Jon Stewart

[image description: a photo of Jon Stewart on set, head tilted back at an angle and hand to his chin, looking thoughtful.]


Dear Jon Stewart,

I am writing to you because you endorsed Judith Newman’s book, To Siri With Love, calling it, “a beautifully honest and illuminating love letter to Gus, your typical atypical nonneurotypical human.”

I admire your comedic style, Mr. Stewart,  particularly the way your compassion and humanity shine through your humor. When the church shooting happened in Charleston, South Carolina, you joked about not having any jokes and then went on to talk about the “depraved violence” and the “gaping racial wound”. our country faces You spoke of the disparity of response between fearing foreigners would kill us and the all too common situation of “us killing ourselves.”

You lamented the “nuanced language of lack of effort” and predicted that people would shrug and say “what can you do about crazies?” Speaking of racism, you said, “we are steeped in that culture in this country and we refuse to recognize it.”

There is another culture we are steeped in that goes unrecognized. Most people are ignorant of the human rights violations and deaths this culture has directly caused over generations and still causes today. Those who become aware of some of the tragedy are too often able to easily shrug it off as isolated incidents, shrugs of “crazy people do crazy things” and the nuanced language of lack of effort.  The ignorance is so wide-spread that even you, Jon Stewart, who refused to joke after Charleston and wept on camera after the September 11 attacks, were able to blithely pen a little play on words in praise of a book promoting a future human rights violation perpetrated on a young man by his own mother.

You see, while I agree with you that To Siri With Love was honest and illuminating, I would not call it a love letter. Newman now claims she was joking, but in her book she repeatedly writes that she wants to get legal guardianship of Gus when he reaches adulthood so that she can have a vasectomy performed on him.

Mr. Stewart,  we do not live in Dickensian times when a child with no one to care for him or her will be left on the steps of an orphanage to live on gruel until being cast into the streets to take up with con artists and petty thieves. Newman fears that Gus cannot properly take care of a child and the responsibility will fall on her if she is still alive. If she has passed on before Gus procreates, she expresses a free-floating anxiety that the hypothetical grandchild will fall to some unknown fate so terrifying she refuses to even wrap words around it.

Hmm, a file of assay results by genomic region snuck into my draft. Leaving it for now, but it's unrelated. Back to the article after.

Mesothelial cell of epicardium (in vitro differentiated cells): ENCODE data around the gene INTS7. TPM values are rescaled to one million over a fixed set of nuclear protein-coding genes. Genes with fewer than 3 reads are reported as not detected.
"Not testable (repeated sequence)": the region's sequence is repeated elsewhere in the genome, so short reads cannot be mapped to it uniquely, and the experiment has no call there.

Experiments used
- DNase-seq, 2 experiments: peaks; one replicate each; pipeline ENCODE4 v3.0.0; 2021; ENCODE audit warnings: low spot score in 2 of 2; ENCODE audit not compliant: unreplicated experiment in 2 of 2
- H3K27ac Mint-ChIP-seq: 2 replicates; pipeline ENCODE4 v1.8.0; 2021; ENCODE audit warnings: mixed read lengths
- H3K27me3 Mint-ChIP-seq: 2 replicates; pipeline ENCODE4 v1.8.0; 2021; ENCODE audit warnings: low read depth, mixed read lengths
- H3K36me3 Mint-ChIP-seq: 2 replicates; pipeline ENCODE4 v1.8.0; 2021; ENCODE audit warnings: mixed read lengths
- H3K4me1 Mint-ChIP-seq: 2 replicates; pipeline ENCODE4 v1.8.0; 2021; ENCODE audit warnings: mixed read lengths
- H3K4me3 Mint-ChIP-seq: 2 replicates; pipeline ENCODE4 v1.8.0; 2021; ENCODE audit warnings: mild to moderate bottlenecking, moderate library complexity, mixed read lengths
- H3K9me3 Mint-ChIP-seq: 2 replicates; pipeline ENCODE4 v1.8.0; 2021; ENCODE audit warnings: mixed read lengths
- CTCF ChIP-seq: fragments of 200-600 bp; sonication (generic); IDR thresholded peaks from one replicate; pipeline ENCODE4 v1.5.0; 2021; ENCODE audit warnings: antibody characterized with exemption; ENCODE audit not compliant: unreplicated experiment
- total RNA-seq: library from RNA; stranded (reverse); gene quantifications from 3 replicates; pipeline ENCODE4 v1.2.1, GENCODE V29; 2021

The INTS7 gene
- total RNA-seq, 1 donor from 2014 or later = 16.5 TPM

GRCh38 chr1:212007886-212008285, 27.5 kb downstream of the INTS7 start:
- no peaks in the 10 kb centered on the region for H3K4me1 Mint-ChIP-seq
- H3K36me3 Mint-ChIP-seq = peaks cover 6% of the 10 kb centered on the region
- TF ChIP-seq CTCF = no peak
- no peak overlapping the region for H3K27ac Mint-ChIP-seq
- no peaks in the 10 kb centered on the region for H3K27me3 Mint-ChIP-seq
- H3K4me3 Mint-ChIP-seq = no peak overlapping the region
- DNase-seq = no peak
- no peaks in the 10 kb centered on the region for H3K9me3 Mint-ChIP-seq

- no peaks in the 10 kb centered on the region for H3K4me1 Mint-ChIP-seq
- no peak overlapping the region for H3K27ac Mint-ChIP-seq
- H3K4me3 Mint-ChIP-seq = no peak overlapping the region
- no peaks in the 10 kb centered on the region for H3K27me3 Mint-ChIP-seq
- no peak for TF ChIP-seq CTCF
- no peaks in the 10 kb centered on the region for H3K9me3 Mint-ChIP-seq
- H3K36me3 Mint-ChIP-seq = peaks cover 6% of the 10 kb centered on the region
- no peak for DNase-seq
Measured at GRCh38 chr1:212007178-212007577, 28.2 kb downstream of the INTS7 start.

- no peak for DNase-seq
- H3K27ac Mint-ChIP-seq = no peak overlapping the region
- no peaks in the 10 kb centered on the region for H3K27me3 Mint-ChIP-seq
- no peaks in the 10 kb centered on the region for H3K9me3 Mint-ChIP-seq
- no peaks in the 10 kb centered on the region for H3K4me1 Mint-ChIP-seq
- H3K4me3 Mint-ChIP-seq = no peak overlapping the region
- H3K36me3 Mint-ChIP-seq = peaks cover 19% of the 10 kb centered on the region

In this era of disability benefits and home care services — not to mention the woman who would co-create that new life with Gus as well as her family resources — there is no excuse for violating an adult’s dignity and autonomy by taking away their reproductive freedom. A developmentally disabled child should never be neutered like a pet dog. We are talking about human lives, human rights, and eugenics. If you want to understand how grave a claim Ms. Newman has made in saying she will take over medical guardianship and have a vasectomy performed on her son, read the story of Carrie Elizabeth Bell and the miscarriage of justice that led to her sterilization after Oliver Wendell Holmes, Jr. ‘s response to her rape was to declare that “imbeciles” had no right to have and raise families.

I have written more about this issue in my review of Ms. Newman’s book and I urge you to read my essay when you have finished reading this letter. And then I urge you to further consider the rights of those of us with developmental disabilities.  This country is steeped in a culture that declares us to be objects and possessions, not human beings. This country is so steeped in that culture that it might seem self-evident to you that Ms. Newman would, could, and should choose to take away another adult’s reproductive rights because that adult is her son and her son is Autistic.

Please work to understand our oppression, just as so many white people have worked to understand the gaping racial wound of systemic racism. Please stop endorsing works that promote dismantling the already scanty rights of people with developmental disabilities. Please promote work that seeks to bring us to the table and respects our right to have a say in our lives and futures.

I hope that you will make a public statement against sterilizing developmentally disabled people. Barring that, I at least hope you will make a personal commitment to no longer endorse the work of those who would claim — or even ambiguously joke — that having an adult sterilized against that adult’s will is appropriate. It is not appropriate; it is abhorrent.

And if you will do none of the above, I at least thank you for the time you spent reading my letter and thinking about what I have written.

Thank you for both your comedy and your compassion. I hope that your heart and mind are open to us, Mr. Stewart.  We could surely use as passionate and witty an ally as you.

Your fan,

Max